USWNT's Alex Morgan 'devasted' by Canada loss, Megan Rapinoe 'gutted'


ESPN 03 August, 2021 - 03:04am 41 views

Is the US women's soccer team out of the Olympics?

Canada knocks U.S. women's soccer team out of Olympics gold medal contention. ... After a scoreless first half, Canada went up 1-0 in the 74th minute on Fleming's penalty against backup U.S. goalkeeper Adrianna Franch. Pittsburgh Post-GazetteCanada knocks U.S. women's soccer team out of Olympics gold medal contention

Did US women's soccer lose?

KASHIMA, Japan — The U.S. women's soccer team's bid for Olympic gold has ended with a 1-0 loss to Canada, thanks to a goal from Jessie Fleming in the 75th minute. The Washington PostU.S. women's soccer team loses to Canada in semifinals, ending bid for Olympic gold

Did US women's soccer team win?

The U.S. team—favorites to take gold—lost 1-0 in the semifinal match Monday. Canada's Jessie Fleming scored the winning goal in the game's 74th minute, marking the nation's first victory over the U.S. women's squad in 20 years. ForbesU.S. Women’s Soccer Team Defeated By Canada In Olympic Semifinals, Will Compete For Bronze Medal

Who won the US Canada soccer game?

KASHIMA, Japan — The United States women's soccer team lost, 1-0, to Canada in an Olympic semifinal match Monday night at Ibaraki Kashima Stadium, ending the Americans' hopes of following up their 2019 World Cup title with an Olympic gold medal. The New York TimesHow Canada Beat the U.S. in the Women’s Soccer Semifinal

USWNT's dreams of Olympic gold dashed in listless 1-0 semifinal loss to Canada

Yahoo Sports 03 August, 2021 - 06:10am

Dan Wetzel, Pat Forde, Pete Thamel

Andy Behrens, Dalton Del Don, Matt Harmon, Liz Loza, Scott Pianowski

You Pod to Win the Game

Officially, the Americans are going home because of a 75th-minute penalty, conceded by Tierna Davidson for a foul on Deanne Rose, awarded after a video review. Canada’s Jessie Fleming converted it. Backup U.S. goalkeeper Adrianna Franch just barely couldn't save it.

But really, the Americans are going home because they were poor, throughout the Games and here on a sleepy, sticky-hot evening at the Ibaraki Kashima Stadium. They had no rhythm. No composure. No verve.

Instead, there were errant passes. Sloppy touches. Fatigue. Frustration. And a first loss to Canada since 2001.

Head coach Vlatko Andonovski and fans alike had envisioned a fluid, ferocious USWNT that pressed opponents high up the field, picked them apart through midfield, and pounced on mistakes. It did very little of that here in Japan, throughout the tournament and Monday night.

It tried, but didn’t have the legs to stifle teams in the attacking half, and didn’t have the sharpness to play the beautiful, clockwork soccer that it knew — or thought — it could play.

And in the struggle, it learned why the World Cup-Olympic double has, for almost three decades now, been an unconquerable challenge.

No team has ever won the Women’s World Cup and Olympic gold medal back-to-back, and the reason often postulated is that success restrains evolution. Formulas that lead to trophies are retained, and trotted out again 13 months later, by which points stars have aged, opponents have caught on and tactics have become outdated.

U.S. Soccer interrupted that logic when it introduced Andonovski as its new head coach months after World Cup glory. Andonovski brought a new system, new styles, and new energy to the USWNT. They didn’t lose a game for 19 months. They entered the Olympics unbeaten in 44 games, and seemed impervious to all that had felled previous World Cup winners. “I don’t even remember the last time we gave up a goal,” Megan Rapinoe would later say.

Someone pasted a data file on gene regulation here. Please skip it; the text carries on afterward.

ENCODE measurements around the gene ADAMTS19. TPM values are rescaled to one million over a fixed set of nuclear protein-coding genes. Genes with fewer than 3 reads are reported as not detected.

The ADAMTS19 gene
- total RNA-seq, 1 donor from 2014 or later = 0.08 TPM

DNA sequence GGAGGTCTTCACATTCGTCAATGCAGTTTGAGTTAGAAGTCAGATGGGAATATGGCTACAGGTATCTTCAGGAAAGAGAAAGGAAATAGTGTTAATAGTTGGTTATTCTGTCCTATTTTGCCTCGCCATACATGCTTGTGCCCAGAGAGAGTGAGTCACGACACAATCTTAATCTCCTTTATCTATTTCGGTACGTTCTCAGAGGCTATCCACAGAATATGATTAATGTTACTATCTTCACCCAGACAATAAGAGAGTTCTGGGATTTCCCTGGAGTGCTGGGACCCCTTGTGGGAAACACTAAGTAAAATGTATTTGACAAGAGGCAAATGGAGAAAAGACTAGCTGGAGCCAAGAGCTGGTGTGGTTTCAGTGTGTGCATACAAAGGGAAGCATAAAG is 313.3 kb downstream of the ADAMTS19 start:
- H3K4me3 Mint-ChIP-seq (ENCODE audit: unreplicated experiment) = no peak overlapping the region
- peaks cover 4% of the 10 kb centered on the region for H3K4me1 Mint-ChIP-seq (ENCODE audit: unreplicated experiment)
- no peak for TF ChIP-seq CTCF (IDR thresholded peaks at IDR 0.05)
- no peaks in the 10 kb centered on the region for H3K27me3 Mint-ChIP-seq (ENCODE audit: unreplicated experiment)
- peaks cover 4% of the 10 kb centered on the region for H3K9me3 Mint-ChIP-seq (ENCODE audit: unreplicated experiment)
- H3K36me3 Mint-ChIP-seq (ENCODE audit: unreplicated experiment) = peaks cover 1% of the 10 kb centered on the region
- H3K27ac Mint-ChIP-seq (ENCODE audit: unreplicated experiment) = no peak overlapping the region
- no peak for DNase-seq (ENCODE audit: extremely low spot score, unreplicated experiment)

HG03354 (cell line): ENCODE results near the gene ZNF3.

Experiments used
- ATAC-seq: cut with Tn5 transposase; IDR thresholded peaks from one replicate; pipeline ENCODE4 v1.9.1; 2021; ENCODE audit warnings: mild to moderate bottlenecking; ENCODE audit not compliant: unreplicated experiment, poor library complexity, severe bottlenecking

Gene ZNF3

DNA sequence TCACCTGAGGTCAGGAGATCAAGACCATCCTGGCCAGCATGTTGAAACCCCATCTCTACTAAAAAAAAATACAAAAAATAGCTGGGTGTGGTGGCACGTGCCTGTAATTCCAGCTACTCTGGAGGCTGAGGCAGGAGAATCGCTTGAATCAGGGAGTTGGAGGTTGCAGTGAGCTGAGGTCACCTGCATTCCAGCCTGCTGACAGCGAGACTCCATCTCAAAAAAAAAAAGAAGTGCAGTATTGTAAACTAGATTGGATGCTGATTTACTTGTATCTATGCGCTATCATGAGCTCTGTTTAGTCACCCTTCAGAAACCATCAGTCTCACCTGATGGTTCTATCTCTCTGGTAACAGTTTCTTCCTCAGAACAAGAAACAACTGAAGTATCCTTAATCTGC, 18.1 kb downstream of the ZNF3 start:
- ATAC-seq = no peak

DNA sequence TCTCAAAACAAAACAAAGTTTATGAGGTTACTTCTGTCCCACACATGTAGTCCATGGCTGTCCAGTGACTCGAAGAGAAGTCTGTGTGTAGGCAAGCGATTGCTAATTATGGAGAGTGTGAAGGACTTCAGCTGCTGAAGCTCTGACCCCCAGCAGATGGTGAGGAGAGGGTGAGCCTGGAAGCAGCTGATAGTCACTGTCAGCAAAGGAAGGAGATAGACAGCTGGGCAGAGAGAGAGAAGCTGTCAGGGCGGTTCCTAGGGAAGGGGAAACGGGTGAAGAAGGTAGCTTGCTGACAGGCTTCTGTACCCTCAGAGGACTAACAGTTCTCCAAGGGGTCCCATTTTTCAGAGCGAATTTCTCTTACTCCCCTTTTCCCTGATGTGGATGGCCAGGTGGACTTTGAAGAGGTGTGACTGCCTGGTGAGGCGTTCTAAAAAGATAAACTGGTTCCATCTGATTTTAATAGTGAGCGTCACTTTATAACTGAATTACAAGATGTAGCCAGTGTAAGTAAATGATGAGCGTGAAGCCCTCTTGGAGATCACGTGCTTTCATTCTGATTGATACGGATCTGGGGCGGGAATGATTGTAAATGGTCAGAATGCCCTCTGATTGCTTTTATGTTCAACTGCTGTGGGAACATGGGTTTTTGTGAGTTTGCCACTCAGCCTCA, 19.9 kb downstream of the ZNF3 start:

Then they arrived in Tokyo, and realized 25 months is a really long time.

They weren’t stale tactically. They were just old, weighed down by a grueling five games in 13 days, all in 90-plus-degree heat and humidity. They were pummeled by Sweden, and neutralized by Australia, and clutch against the Netherlands, but never the world-beating machine that anybody thought they’d be.

They lost goalkeeper Alyssa Naeher, hero of the quarterfinal victory over the Dutch, to a leg injury in the first half. Franch, who took her place, was seeing her first action of the tournament.

On Monday, they came alive at times in the second half. The first half had yielded zero shots on target, and really zero attacks of note whatsoever from the U.S. After an hour, Andonovski went to his big-name stars off the bench. Megan Rapinoe, Christen Press and Carli Lloyd replaced Lynn Williams, Tobin Heath and Alex Morgan, all of whom had been anonymous. And the U.S. immediately perked up.

In truth, it had been better after halftime even before the subs. Rose Lavelle and Crystal Dunn were lively. Lindsey Horan combined with Dunn down the left.

Lloyd finally tested Canadian goalkeeper Stephanie Labbe with a curling shot in the 65th minute.

A few minutes later, Julie Ertz rose to meet a Rapinoe corner, and met it well, but Labbe tipped it over the bar.

And then there was a Lindsey Horan header that settled right into Labbe’s arms. The U.S., suddenly, seemed to have a firm grasp on the game. Canada couldn’t get hold of the ball, or out of its defensive half. Press tested Labbe again in the 71st minute. Lloyd later clipped the bar with a header.

But it was Davidson’s defensive lapse, against the run of play, that proved costly. She didn’t feel a Canadian attacker on her back, and swung her leg. The ref initially gave a goal kick. Upon review, she pointed to the spot. Fleming tucked the spot-kick in the side-netting. And the U.S. is going home.

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